Sports This is America: True patriotism is supporting Black women of the Olympics

05:40  30 july  2021
05:40  30 july  2021 Source:   usatoday.com

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Patriotism in the post-George Floyd era in the USA looks different for everyone. Some find their patriotism unwavering as their personal lives were unaffected by the devastating events that took place during the Summer of 2020.

Other Americans, particularly Black and brown ones, started questioning what patriotism truly means as they saw the murders of people  such as George Floyd. Meanwhile, COVID-19 ravaged communities of color at alarming rates.

The Summer Olympics – arguably the epitome of patriotism within sports – was postponed. And here we are. Here I am.

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From NFL plays to college sports scores, all the top sports news you need to know every day.

I am Analis Bailey, a sports reporter for USA TODAY. Welcome to this week’s “This Is America” newsletter centered on race and identity and how they shape our lives.

Despite the tiresome year that 2020 was politically, I found myself anticipating the Summer Olympic Games. I felt comfortable posting the American flag emoji on social media for the first time in years. I felt the desire to show others my pride in the country by sporting red, white and blue. I wanted to shout out "'Merica" while preparing Olympics coverage, despite all of the trauma I witnessed as a Black person in 2020.

a person posing for the camera: Illustration of US gymnast Simone Biles © Todd Pendleton Illustration of US gymnast Simone Biles

This is not because I consider myself a patriot, but because I knew the country was going to be represented by Black women.

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My newfound patriotism, however, was short-lived once the Games began.

But first, race and justice news we're following this week

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  • US hospitals struggle to reduce health disparities: Minority patients underrepresented in 4 of 5 hospitals
  • Detroit's Black residents seek more police presence yet often see slower 911 response

A complicated path to supporting Team USA

Heading into the Tokyo Games, Black women dominated headlines, collectively representing various facets of what it means to live in that duality.

Black mothers like six-time gold medal sprinter Allyson Felix were going to shine. Black coaches like five-time gold medalist Dawn Staley had their moment to prove themselves as leaders. Black millennials like swimmer and Olympic medalist Simone Manuel were poised to dominate in predominantly white spaces.

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There was an immense sense of joy that these storylines brought. The turmoil of 2020 and the conflicting views of what it means to be Black in America seemed like a faint memory as names like Sha’Carri Richardson, Simone Biles and Christina Clemons started to piece together Team USA.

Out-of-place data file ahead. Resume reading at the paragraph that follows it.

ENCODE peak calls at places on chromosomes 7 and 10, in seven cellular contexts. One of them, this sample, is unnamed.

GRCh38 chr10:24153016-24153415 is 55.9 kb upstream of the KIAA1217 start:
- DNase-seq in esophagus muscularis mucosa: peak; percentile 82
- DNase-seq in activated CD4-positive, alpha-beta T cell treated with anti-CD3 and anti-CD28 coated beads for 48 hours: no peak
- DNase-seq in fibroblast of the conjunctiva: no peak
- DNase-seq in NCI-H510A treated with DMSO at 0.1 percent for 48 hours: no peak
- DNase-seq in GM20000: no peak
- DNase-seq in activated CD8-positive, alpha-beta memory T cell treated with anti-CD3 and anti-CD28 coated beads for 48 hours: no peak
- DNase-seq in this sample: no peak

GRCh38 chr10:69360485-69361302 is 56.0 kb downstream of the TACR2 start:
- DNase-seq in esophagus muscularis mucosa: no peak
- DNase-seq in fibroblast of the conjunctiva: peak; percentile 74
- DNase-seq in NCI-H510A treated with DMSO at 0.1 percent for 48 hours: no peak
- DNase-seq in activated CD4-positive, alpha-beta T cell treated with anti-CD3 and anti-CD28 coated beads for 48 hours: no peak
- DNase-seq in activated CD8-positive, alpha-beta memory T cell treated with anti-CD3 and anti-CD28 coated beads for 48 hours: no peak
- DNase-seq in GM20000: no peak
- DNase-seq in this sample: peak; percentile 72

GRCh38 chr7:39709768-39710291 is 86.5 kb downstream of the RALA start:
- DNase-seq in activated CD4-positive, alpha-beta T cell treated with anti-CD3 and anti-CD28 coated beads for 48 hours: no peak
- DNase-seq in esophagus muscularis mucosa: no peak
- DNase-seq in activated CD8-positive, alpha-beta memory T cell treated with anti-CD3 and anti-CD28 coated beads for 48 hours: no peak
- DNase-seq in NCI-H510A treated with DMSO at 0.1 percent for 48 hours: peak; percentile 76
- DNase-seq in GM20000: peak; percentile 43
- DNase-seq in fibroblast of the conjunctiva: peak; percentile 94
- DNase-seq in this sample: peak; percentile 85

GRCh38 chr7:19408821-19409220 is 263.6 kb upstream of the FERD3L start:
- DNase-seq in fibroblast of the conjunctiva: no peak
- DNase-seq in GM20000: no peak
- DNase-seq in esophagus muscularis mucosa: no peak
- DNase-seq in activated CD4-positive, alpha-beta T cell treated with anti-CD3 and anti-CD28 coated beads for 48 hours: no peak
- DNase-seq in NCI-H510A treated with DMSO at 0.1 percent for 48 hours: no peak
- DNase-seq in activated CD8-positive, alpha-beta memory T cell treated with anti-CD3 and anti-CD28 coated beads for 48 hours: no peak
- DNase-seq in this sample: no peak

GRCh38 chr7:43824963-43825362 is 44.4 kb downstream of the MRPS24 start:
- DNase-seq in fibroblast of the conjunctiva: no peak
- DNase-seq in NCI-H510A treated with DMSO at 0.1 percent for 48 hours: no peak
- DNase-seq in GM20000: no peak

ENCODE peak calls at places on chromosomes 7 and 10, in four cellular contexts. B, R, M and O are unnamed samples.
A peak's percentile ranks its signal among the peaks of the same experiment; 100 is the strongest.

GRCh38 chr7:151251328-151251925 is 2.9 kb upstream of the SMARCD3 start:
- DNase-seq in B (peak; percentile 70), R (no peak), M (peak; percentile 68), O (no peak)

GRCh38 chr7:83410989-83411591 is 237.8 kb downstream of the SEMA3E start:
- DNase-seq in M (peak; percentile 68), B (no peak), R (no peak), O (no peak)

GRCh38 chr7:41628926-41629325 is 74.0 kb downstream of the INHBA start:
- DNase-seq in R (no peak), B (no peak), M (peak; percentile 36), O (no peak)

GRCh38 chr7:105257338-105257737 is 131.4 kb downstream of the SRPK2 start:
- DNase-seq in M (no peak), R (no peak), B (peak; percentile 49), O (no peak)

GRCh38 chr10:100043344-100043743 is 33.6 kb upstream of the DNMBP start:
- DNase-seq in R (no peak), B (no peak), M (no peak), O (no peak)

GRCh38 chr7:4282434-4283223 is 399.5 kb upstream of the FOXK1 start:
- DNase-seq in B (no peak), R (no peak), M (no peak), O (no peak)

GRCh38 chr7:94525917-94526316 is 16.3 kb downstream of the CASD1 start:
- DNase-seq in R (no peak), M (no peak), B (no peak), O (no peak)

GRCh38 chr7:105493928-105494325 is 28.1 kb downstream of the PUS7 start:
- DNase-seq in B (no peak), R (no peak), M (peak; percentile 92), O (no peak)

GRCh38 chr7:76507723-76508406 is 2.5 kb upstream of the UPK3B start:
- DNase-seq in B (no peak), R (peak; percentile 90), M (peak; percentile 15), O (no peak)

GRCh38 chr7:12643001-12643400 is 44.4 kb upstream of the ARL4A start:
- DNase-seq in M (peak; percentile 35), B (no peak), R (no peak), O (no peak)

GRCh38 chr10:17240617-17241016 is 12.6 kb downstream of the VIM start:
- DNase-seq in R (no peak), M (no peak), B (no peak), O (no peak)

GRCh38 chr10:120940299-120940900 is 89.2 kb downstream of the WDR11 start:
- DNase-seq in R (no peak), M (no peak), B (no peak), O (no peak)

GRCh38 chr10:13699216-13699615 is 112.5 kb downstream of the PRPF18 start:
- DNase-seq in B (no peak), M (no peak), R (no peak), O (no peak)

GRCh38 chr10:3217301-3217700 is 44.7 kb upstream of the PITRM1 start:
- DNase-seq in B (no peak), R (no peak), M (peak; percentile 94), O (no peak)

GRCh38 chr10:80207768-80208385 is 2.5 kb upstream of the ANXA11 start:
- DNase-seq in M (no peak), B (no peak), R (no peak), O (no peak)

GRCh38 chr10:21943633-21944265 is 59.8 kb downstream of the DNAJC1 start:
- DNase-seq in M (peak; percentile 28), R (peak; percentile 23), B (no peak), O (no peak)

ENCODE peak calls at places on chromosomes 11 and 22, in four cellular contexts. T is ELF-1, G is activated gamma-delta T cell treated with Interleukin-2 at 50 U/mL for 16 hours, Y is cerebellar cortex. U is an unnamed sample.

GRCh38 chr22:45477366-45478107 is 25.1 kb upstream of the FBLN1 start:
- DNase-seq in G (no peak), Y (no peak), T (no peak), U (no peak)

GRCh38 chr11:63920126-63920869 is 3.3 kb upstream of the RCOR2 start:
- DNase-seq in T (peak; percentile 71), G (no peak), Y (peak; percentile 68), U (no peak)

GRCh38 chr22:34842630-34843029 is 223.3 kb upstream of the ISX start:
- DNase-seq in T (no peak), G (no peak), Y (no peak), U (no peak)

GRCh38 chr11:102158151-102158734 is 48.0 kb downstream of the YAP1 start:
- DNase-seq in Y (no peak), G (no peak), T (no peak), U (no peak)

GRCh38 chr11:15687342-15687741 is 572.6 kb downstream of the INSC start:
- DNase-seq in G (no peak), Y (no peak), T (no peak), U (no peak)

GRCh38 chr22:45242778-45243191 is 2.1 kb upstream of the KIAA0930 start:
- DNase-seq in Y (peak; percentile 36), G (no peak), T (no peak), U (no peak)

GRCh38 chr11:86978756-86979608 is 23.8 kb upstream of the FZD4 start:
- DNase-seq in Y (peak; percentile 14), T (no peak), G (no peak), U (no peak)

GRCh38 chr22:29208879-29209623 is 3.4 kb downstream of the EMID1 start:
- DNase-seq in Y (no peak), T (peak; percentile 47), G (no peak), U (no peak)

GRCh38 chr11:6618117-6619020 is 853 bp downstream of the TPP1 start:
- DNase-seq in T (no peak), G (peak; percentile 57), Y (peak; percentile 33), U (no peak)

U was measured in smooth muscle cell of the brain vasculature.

But once the official rosters were set and the Games began, my joy was gone.

Soul Caps, designed for swimmers with natural Black hair, were banned from the Tokyo Olympics. Gwen Berry was publicly scrutinized by politicians for turning away from the flag while "The Star-Spangled Banner" played during the medal ceremony at the track and field trials.

Richardson was suspended after testing positive for marijuana. Black bodies were policed as discriminatory rules prohibited CeCe Telfer, a Black transgender woman, from competing in the Olympic trials.

What's true patriotism? Supporting Black women of the Olympics

We are one week into the Olympics and the exhaustion of being a Black woman in this country is once again on full display. No longer worried about how to have pride in my country, I am now fully consumed with how far we as a nation have strayedfrom prioritizing our mental health.

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Biles, the world's most decorated gymnast, decided not to compete so she can focus on her own mental health – a decision that has been a long time coming.

Citing mental health concerns in her past, Biles has always been open with her personal struggles. And for that, we should applaud her.

On Wednesday night, Biles tweeted, "the outpouring love & support I’ve received has made me realize I’m more than my accomplishments and gymnastics which I never truly believed before."

Biles must still deal with the trauma of being sexually abused by Larry Nassar, the stress of being one of the biggest names in the Games, and the pressure to execute skills in her events that have zero room for error. Taking a step back to protect her mind and her body should not be trivial.

Biles did not cop-out and quite frankly, she owes this country nothing.

Do you know what true patriotism would be in this moment?

Supporting Biles and all of the other Black women of the Olympics.

Contact Analis Bailey at aabailey@usatoday.com or on Twitter @analisbailey.


This is America is a weekly take on current events from a rotating panel of USA TODAY Network journalists with diverse backgrounds and viewpoints. If you're seeing this newsletter online or someone forwarded it to you, you can subscribe here. If you have feedback for us, we'd love for you to drop it here.

This article originally appeared on USA TODAY: This is America: True patriotism is supporting Black women of the Olympics

Chasing Gold: Katie Ledecky leaves Tokyo with four medals, Team USA headed for podium in baseball .
Ledecky may be done for this Olympics — she finished with four medals — but the 24-year-old plans on being back for Paris 2024.The 24-year-old completed a three-peat of the 800-meter freestyle when she won gold with a time of 8:12.57. It was her last race in Tokyo.

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